We don't know where life on Earth came from. There are plenty of theories, among them the suggestion that it had extraterrestrial origins - that our single-celled evolutionary ancestors may have arrived on a meteorite or other intergalactic object.
Now, astrophysicist Claudius Gros is asking whether we should use our privileged position as the undisputed evolutionary kings of Earth to seed life elsewhere in the Universe, a little like the alien in the opening scene of Ridley Scott's 2012 movie, Prometheus.
Gros has written an essay, published in the journal "Astrophysics and Space Science", which asks whether it's possible to bring life to celestial bodies outside our solar system which are not permanently habitable.
In the past decade or two, we've discovered thousands of exoplanets of varying types. Some are habitable intermittently but not permanently. " Life would indeed be possible on these planets, but it would not have the time to grow and develop independently," says Gros.
He envisages a collection of "Genesis" probes, each containing an automated gene laboratory capable of synthesizing single-celled organisms of the type found on Earth just prior to the Cambrian explosion, when most major forms of life emerged.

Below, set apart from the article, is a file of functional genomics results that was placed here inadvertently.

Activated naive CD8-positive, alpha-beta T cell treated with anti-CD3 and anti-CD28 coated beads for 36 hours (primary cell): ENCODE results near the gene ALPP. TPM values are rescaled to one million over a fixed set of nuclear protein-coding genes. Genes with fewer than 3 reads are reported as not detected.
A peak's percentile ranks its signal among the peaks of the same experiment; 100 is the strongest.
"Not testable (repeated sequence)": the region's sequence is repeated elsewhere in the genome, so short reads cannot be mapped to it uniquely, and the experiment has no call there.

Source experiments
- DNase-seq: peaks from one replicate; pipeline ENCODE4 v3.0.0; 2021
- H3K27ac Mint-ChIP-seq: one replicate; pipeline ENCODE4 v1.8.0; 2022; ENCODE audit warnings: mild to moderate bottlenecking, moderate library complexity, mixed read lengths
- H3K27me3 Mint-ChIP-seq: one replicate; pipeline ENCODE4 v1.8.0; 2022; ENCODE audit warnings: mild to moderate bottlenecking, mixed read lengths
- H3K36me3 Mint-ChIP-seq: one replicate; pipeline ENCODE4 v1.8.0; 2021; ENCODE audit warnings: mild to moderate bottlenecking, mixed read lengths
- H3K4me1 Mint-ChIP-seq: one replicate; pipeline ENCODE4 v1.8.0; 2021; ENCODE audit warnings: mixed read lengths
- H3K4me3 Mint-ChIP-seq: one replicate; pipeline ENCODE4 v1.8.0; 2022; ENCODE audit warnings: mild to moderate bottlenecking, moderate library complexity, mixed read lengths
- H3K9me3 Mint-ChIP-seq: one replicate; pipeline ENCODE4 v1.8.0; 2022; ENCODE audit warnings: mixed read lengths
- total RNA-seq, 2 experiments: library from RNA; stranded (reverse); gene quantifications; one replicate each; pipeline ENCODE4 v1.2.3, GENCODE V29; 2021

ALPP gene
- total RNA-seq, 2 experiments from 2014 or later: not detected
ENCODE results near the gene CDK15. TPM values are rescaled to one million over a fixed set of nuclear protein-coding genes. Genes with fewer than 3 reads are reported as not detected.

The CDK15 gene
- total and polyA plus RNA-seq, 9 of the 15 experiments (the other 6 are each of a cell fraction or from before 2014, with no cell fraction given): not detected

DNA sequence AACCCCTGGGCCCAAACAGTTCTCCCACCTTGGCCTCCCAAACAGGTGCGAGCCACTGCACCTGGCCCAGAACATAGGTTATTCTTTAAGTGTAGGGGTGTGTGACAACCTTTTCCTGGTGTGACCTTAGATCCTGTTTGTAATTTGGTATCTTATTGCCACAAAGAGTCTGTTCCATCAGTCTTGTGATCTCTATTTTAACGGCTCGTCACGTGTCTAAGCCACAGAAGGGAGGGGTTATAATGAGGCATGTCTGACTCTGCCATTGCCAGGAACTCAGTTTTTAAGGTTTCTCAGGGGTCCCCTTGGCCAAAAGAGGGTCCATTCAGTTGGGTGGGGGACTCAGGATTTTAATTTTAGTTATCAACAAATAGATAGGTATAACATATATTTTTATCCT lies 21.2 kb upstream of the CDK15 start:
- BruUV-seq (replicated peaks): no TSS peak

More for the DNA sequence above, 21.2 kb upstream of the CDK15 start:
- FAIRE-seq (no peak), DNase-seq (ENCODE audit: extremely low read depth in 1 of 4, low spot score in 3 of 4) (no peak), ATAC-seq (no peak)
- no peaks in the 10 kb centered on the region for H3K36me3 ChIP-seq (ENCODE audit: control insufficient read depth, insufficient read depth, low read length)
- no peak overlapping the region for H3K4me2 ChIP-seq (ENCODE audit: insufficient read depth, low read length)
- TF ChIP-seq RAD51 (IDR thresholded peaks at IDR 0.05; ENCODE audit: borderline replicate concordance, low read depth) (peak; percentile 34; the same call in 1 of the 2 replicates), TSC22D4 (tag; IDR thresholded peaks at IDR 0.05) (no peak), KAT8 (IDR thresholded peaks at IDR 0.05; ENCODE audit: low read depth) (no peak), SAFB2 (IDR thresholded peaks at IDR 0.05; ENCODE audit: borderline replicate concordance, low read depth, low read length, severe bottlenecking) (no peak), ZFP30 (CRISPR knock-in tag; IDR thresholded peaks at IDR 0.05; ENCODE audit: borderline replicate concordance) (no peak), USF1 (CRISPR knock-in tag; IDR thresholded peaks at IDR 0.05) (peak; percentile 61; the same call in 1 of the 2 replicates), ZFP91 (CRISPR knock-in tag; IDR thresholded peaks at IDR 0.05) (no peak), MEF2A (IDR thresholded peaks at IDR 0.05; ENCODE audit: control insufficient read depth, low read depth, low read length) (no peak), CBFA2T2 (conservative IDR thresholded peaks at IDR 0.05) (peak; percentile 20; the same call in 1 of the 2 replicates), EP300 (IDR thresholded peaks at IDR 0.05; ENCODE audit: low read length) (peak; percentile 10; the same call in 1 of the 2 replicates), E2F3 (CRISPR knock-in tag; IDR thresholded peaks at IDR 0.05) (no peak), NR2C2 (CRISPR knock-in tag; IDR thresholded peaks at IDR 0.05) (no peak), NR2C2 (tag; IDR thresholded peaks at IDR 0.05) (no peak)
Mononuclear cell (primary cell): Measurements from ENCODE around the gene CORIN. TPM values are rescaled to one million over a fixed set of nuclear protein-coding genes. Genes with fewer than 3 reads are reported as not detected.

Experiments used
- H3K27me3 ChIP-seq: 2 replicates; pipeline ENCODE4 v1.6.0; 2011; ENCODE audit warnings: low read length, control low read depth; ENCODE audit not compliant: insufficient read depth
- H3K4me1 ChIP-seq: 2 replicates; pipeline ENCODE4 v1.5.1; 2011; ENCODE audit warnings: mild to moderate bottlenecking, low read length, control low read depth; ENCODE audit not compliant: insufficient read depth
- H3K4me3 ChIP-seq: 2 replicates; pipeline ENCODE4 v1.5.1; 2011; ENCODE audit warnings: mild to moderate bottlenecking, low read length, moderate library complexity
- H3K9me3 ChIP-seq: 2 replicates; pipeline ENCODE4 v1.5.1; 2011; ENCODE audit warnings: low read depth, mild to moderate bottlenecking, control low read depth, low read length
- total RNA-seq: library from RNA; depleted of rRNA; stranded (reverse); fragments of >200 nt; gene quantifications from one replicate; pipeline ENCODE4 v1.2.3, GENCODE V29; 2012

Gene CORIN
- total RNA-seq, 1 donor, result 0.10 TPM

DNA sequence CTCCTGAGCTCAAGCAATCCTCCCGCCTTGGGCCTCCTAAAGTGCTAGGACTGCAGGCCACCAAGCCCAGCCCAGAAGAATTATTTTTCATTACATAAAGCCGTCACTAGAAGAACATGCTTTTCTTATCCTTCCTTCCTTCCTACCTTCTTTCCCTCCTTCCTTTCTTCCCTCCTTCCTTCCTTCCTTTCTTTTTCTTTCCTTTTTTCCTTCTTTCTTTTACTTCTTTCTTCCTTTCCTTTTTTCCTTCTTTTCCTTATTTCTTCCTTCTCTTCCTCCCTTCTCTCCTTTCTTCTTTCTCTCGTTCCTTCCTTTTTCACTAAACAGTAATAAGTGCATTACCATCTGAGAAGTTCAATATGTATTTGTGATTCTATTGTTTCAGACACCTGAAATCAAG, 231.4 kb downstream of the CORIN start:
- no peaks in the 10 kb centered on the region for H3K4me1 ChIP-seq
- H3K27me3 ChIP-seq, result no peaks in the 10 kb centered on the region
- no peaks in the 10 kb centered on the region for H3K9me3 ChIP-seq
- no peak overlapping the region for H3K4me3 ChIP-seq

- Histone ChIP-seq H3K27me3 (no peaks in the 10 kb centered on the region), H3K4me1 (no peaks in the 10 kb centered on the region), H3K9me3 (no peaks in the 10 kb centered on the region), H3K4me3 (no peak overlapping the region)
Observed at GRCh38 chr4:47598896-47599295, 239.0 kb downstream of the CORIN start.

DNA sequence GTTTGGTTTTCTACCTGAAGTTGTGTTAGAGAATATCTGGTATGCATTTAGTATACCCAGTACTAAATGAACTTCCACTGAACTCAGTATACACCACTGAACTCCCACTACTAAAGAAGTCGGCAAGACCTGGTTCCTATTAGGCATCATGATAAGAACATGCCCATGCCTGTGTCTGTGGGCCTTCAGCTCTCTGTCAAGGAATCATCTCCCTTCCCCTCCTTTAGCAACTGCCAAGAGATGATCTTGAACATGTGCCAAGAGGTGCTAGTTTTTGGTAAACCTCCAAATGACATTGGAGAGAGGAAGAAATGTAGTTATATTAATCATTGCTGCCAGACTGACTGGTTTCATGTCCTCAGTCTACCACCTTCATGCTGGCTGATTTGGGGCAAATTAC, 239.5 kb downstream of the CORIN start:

Once an exoplanet is reached, the probe could sit in orbit and drop capsules full of microbes down to the surface at regular intervals over the course of a few centuries. From a technical standpoint, the technology to achieve that should be possible within a few decades.
Give something back
Gros says that the mission wouldn't be of much benefit to humankind, though. The timescales involved range between a few tens of millions and a hundred million years. "It would, however, enable us to give something back", he says.
In an interview with The Atlantic, he expanded on his reasoning. "For me, personally, it is a question of aesthetics," he said. "Life is something beautiful, and giving life the possibility to blossom elsewhere in the universe would be wonderful."
- Duncan Geere is TechRadar's science writer. Every day he finds the most interesting science news and explains why you should care. You can read more of his stories here, and you can find him on Twitter under the handle @duncangeere.
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